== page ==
Advances in Ecological Economics series
Chapter 4: Towards an environmental macroeconomics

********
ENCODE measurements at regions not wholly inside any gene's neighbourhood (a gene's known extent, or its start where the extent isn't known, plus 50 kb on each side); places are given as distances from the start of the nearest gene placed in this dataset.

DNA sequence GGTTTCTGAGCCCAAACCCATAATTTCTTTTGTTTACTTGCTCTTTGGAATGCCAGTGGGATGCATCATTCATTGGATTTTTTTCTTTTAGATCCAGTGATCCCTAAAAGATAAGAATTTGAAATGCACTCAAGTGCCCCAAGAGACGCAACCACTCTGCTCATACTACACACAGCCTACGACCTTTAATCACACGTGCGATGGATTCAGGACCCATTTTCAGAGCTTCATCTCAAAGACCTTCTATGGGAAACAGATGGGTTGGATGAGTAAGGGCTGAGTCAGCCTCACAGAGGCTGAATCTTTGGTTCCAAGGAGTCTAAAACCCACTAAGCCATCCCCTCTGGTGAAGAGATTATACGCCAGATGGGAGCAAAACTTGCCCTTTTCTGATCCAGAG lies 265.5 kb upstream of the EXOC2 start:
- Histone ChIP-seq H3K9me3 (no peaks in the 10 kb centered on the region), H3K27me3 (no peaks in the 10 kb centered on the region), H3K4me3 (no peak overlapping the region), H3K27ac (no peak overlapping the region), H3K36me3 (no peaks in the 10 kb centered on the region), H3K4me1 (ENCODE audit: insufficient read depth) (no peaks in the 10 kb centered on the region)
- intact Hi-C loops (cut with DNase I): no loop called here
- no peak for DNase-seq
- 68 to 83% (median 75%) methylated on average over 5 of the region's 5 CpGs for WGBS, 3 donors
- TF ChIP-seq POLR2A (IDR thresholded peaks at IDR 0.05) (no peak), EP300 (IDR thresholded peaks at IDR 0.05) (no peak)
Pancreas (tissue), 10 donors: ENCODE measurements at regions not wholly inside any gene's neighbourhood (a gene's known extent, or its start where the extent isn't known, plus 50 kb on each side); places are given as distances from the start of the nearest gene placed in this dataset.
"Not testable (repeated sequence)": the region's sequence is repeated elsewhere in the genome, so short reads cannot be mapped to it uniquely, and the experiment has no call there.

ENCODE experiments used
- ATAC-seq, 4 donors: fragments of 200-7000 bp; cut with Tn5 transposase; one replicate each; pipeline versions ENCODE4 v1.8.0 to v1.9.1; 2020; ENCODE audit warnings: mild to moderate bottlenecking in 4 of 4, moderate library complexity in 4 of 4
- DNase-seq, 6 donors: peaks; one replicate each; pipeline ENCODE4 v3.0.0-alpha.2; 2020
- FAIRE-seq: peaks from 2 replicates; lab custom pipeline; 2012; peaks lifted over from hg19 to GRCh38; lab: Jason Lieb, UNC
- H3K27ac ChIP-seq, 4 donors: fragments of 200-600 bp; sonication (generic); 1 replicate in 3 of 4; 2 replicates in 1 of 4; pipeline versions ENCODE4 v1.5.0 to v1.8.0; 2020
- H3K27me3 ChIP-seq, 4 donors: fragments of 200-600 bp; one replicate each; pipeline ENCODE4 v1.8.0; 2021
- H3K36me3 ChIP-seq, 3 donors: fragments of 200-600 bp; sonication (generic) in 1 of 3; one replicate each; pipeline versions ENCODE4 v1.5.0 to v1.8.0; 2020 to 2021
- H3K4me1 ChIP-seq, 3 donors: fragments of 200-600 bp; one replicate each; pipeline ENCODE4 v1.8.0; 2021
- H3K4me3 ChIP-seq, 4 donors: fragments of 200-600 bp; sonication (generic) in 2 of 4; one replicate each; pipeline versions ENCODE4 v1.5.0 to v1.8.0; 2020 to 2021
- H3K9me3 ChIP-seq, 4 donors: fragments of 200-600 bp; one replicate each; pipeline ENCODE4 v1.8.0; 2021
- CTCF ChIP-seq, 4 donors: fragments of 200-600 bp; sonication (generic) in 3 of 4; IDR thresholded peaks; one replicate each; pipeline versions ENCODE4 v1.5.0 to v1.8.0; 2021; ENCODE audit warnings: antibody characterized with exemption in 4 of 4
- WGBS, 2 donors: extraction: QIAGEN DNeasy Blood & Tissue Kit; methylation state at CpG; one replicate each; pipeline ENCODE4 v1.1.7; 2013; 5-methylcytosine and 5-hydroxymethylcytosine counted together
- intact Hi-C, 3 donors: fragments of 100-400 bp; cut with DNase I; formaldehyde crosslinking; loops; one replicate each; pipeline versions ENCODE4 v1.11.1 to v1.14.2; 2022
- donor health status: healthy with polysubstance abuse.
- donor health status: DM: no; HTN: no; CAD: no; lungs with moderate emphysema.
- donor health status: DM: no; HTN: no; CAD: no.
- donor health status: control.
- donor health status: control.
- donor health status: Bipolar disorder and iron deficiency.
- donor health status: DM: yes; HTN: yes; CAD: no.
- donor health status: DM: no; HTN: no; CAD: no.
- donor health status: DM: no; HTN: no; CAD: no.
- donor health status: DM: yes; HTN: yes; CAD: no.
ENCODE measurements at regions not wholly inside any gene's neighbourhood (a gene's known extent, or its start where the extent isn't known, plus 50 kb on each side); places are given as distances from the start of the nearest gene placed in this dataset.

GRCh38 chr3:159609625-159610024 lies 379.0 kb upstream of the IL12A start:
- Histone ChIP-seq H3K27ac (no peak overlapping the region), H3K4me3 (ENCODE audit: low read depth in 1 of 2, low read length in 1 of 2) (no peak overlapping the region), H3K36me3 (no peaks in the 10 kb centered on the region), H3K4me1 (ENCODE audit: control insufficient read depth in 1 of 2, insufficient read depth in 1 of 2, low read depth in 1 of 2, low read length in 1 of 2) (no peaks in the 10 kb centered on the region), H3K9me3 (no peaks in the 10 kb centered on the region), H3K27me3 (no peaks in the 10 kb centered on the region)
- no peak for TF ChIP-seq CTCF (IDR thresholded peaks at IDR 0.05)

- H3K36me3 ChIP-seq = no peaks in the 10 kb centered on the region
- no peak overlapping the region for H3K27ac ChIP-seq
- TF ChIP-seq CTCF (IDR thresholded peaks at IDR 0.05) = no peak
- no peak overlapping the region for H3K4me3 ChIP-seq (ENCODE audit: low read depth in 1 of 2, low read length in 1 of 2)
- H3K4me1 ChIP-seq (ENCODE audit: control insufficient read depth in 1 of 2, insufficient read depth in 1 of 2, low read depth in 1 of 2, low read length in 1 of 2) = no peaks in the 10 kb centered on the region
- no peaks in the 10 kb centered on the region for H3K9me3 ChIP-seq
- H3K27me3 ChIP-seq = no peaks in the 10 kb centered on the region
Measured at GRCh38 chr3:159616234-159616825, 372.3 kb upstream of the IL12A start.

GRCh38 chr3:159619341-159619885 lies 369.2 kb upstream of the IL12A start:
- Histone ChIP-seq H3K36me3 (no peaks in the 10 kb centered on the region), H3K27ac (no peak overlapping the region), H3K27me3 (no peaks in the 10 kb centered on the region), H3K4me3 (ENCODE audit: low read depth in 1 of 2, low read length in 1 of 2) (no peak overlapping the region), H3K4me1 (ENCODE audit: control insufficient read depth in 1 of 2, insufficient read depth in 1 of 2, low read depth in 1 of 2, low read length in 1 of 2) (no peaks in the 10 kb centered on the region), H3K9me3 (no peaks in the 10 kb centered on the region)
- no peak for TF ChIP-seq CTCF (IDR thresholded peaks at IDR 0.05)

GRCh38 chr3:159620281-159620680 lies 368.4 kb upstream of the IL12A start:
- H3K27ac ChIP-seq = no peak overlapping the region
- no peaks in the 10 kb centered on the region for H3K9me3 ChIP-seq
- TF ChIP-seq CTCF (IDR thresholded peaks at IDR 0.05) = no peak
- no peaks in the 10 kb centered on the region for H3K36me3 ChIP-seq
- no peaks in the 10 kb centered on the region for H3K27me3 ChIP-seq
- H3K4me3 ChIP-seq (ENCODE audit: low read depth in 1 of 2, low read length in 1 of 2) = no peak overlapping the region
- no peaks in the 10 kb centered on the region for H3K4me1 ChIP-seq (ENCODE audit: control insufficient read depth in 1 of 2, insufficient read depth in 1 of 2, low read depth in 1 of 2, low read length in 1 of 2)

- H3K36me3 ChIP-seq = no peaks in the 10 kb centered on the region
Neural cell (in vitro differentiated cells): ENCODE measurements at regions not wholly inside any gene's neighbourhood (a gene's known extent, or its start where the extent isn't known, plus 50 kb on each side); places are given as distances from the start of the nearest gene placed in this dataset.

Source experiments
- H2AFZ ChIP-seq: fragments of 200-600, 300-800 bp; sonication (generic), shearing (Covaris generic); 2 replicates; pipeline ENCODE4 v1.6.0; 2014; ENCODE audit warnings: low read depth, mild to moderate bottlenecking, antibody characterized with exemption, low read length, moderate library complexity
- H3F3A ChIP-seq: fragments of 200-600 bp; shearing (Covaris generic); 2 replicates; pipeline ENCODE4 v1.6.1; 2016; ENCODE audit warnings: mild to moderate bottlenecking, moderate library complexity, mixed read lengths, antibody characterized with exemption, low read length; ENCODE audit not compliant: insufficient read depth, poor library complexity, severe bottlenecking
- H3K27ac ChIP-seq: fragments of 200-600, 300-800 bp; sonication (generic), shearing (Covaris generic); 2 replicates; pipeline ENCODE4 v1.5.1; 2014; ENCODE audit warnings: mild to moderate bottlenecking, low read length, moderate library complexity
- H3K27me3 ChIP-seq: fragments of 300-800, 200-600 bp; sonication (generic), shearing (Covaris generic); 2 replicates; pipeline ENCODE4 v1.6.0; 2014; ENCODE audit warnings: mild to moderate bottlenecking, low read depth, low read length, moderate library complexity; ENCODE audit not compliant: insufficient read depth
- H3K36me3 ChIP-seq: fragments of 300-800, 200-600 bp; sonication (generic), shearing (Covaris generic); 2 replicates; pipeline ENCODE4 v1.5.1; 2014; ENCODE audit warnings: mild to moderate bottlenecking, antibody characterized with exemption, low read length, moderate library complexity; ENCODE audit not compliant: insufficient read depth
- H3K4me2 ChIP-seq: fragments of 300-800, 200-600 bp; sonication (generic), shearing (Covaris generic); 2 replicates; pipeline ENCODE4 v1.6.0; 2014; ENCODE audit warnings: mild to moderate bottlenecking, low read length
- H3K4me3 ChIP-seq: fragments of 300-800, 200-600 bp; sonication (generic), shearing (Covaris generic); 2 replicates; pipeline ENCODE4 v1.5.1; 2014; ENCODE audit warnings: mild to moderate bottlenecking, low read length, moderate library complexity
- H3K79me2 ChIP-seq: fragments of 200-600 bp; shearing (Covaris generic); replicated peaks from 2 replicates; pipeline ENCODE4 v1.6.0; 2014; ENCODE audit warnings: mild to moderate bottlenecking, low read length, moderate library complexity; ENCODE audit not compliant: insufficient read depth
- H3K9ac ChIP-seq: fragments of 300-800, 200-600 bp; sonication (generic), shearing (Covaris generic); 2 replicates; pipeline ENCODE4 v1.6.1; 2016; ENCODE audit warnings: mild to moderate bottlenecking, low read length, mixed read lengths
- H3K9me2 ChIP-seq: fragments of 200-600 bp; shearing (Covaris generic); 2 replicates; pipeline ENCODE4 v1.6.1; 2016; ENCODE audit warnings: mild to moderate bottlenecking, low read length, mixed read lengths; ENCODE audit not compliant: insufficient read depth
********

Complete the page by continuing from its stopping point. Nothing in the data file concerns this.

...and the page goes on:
Environmental economics, as it is taught in universities and practiced in government agencies and development banks, is overwhelmingly microeconomics. The theoretical focus is on prices, and the big issue is how to internalize external environmental costs so as to arrive at prices that reflect full social marginal opportunity costs. Once prices are right the environmental problem is ‘solved’ – there is no macroeconomic dimension. There are, of course, very good reasons for environmental economics to be closely tied to microeconomics, and it is not my intention to argue against that connection. Rather I want to ask if there is not a neglected connection between the environment and macroeconomics. A search through the indexes of three leading textbooks in macroeconomics (Barro, 1987; Dornbusch and Fischer, 1987; Hall and Taylor, 1988) reveals no entries under any of the following subjects: environment, natural resources, pollution, depletion. Is it really the case, as prominent textbook writers seem to think, that macroeconomics has nothing to do with the environment? What historically has impeded the development of an environmental macroeconomics? If there is no such thing as environmental macroeconomics, should there be? What might it look like? The reason that environmental macroeconomics is an empty box lies in what Thomas Kuhn calls a ‘paradigm’, and what Joseph Schumpeter more descriptively called a ‘pre-analytic vision’. As Schumpeter emphasized, analysis has to start somewhere – there has to be something to analyse. That something is given by a pre-analytic cognitive act that Schumpeter called ‘vision’.
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